Here’s what we mean: “Planned and coordinated over 70 business trips, from ground and airport transportation to hotel accommodations, resulting in 12% lower annual travel expenses.”
Promote any promotions
We understand if you're shy at parties, but a resume is no time to be modest!
If you’ve been promoted during your career as a Personal Assistant, emphasize it! Promotions tell recruiters and hiring managers that you’re good at what you do, and your former or current employer has already recognized that.
Decision makers want to see success when they look at a resume, and nothing signifies success quite like a promotion.
This next area of your resume is for your educational history. Just write down the degrees you've earned and the schools you attended.
Always be accurate with dates of attendance, and only include degrees you’ve completed. The only exception to this rule is if you’re set to graduate in a matter of weeks or months.
You’re almost done! In this last section you’ll add any additional awards, soft skills, or hard skills you haven’t mentioned already.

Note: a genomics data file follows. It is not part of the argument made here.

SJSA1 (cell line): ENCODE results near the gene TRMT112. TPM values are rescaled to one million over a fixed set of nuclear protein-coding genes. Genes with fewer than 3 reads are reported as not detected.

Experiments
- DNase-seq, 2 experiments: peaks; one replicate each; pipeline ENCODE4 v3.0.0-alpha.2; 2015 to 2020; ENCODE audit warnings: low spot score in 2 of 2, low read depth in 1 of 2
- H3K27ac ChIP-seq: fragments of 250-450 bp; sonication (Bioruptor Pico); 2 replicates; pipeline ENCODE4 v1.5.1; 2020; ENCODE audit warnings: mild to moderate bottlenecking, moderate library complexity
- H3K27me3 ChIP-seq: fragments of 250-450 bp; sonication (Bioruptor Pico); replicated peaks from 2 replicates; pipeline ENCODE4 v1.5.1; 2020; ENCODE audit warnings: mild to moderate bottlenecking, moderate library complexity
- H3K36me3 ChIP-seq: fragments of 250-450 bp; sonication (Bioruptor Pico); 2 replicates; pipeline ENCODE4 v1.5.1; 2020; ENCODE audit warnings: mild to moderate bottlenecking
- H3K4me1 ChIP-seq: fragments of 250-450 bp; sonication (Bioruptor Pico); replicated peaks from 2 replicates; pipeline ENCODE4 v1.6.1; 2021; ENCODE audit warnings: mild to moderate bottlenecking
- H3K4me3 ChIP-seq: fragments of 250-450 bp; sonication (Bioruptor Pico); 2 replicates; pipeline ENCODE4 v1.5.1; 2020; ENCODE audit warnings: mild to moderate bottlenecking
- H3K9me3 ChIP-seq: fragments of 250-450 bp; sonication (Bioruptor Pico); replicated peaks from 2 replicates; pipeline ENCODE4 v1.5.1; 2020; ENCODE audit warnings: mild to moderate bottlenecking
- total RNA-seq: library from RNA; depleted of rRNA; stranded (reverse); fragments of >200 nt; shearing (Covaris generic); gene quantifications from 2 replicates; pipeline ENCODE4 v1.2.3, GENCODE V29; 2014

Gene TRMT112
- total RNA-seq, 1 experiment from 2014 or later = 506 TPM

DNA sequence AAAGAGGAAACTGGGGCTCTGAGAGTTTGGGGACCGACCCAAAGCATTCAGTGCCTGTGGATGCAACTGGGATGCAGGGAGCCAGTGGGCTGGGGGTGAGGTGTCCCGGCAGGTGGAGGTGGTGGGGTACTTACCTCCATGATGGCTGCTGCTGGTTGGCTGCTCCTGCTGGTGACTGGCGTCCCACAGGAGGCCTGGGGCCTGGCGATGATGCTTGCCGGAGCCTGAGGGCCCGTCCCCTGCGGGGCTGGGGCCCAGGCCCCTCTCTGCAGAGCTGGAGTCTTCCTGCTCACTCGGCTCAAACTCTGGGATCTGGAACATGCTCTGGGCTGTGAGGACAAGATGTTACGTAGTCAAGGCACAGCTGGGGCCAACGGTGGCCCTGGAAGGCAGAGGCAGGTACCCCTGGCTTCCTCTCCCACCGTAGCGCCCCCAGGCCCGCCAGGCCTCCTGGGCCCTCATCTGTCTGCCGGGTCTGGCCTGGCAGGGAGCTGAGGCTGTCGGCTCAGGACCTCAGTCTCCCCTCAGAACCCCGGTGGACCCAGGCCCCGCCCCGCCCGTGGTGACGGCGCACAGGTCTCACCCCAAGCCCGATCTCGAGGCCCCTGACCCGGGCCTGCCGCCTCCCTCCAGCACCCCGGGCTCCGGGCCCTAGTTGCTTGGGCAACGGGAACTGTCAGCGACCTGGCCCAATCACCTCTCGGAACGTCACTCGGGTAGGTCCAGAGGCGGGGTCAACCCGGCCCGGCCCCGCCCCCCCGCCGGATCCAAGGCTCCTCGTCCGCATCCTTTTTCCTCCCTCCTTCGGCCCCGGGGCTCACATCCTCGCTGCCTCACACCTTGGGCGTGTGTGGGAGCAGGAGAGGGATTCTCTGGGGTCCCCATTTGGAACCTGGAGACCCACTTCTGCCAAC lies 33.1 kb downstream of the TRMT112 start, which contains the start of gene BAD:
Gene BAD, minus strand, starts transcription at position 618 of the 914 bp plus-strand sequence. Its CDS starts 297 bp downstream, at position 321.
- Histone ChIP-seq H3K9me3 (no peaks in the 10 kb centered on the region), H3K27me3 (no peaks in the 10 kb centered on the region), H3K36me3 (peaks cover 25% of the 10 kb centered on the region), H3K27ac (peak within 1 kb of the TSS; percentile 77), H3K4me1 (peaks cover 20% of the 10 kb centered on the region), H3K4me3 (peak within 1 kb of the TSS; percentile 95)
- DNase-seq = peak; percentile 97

You may be wondering why this section is even necessary. Blame technology!
Plenty of job listings use ATS software to sift through the first round of applicants and decide who’s resume lands in front of a pair of human eyes. The criteria? Relevant keywords.
You want to have as many keywords present on your resume as possible. Here are some examples:
- Call handling
- Event coordination
- Meeting minutes
- Critical thinking
You did it. You just wrote a great new resume!
I need someone else to write my resume
Resume writing isn’t in the cards for everyone.
If your time is better spent on other endeavors, contact us to write your Personal Assistant resume for you.
We write personalized resumes free of charge!